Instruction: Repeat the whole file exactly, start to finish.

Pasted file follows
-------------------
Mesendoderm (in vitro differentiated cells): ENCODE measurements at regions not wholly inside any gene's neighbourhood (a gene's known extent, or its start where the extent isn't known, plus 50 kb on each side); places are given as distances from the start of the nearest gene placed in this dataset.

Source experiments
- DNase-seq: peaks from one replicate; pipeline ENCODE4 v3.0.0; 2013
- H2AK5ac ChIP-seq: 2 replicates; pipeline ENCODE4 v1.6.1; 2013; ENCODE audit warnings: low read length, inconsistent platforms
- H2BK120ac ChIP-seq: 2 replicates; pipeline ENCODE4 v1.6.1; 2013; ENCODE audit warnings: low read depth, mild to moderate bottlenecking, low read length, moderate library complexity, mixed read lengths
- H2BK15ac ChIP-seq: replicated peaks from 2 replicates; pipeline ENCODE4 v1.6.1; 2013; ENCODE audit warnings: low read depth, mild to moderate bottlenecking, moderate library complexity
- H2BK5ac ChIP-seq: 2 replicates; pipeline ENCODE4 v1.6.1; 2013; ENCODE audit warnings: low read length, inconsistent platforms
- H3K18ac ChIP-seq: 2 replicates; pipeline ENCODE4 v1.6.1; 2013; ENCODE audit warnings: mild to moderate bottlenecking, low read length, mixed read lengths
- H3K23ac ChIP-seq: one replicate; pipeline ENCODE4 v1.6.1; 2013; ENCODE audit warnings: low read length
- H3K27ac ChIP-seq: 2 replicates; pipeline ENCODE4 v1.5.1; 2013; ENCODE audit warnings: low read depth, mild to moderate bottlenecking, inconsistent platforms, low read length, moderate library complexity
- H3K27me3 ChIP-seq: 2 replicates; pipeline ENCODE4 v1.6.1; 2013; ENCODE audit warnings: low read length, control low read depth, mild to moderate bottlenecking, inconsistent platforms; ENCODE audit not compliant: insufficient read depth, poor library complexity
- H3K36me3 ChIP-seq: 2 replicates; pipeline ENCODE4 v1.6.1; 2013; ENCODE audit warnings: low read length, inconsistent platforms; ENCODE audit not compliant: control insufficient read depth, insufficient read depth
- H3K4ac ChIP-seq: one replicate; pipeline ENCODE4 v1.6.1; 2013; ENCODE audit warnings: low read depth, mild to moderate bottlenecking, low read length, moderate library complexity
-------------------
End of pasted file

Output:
Mesendoderm (in vitro differentiated cells): ENCODE measurements at regions not wholly inside any gene's neighbourhood (a gene's known extent, or its start where the extent isn't known, plus 50 kb on each side); places are given as distances from the start of the nearest gene placed in this dataset.

Source experiments
- DNase-seq: peaks from one replicate; pipeline ENCODE4 v3.0.0; 2013
- H2AK5ac ChIP-seq: 2 replicates; pipeline ENCODE4 v1.6.1; 2013; ENCODE audit warnings: low read length, inconsistent platforms
- H2BK120ac ChIP-seq: 2 replicates; pipeline ENCODE4 v1.6.1; 2013; ENCODE audit warnings: low read depth, mild to moderate bottlenecking, low read length, moderate library complexity, mixed read lengths
- H2BK15ac ChIP-seq: replicated peaks from 2 replicates; pipeline ENCODE4 v1.6.1; 2013; ENCODE audit warnings: low read depth, mild to moderate bottlenecking, moderate library complexity
- H2BK5ac ChIP-seq: 2 replicates; pipeline ENCODE4 v1.6.1; 2013; ENCODE audit warnings: low read length, inconsistent platforms
- H3K18ac ChIP-seq: 2 replicates; pipeline ENCODE4 v1.6.1; 2013; ENCODE audit warnings: mild to moderate bottlenecking, low read length, mixed read lengths
- H3K23ac ChIP-seq: one replicate; pipeline ENCODE4 v1.6.1; 2013; ENCODE audit warnings: low read length
- H3K27ac ChIP-seq: 2 replicates; pipeline ENCODE4 v1.5.1; 2013; ENCODE audit warnings: low read depth, mild to moderate bottlenecking, inconsistent platforms, low read length, moderate library complexity
- H3K27me3 ChIP-seq: 2 replicates; pipeline ENCODE4 v1.6.1; 2013; ENCODE audit warnings: low read length, control low read depth, mild to moderate bottlenecking, inconsistent platforms; ENCODE audit not compliant: insufficient read depth, poor library complexity
- H3K36me3 ChIP-seq: 2 replicates; pipeline ENCODE4 v1.6.1; 2013; ENCODE audit warnings: low read length, inconsistent platforms; ENCODE audit not compliant: control insufficient read depth, insufficient read depth
- H3K4ac ChIP-seq: one replicate; pipeline ENCODE4 v1.6.1; 2013; ENCODE audit warnings: low read depth, mild to moderate bottlenecking, low read length, moderate library complexity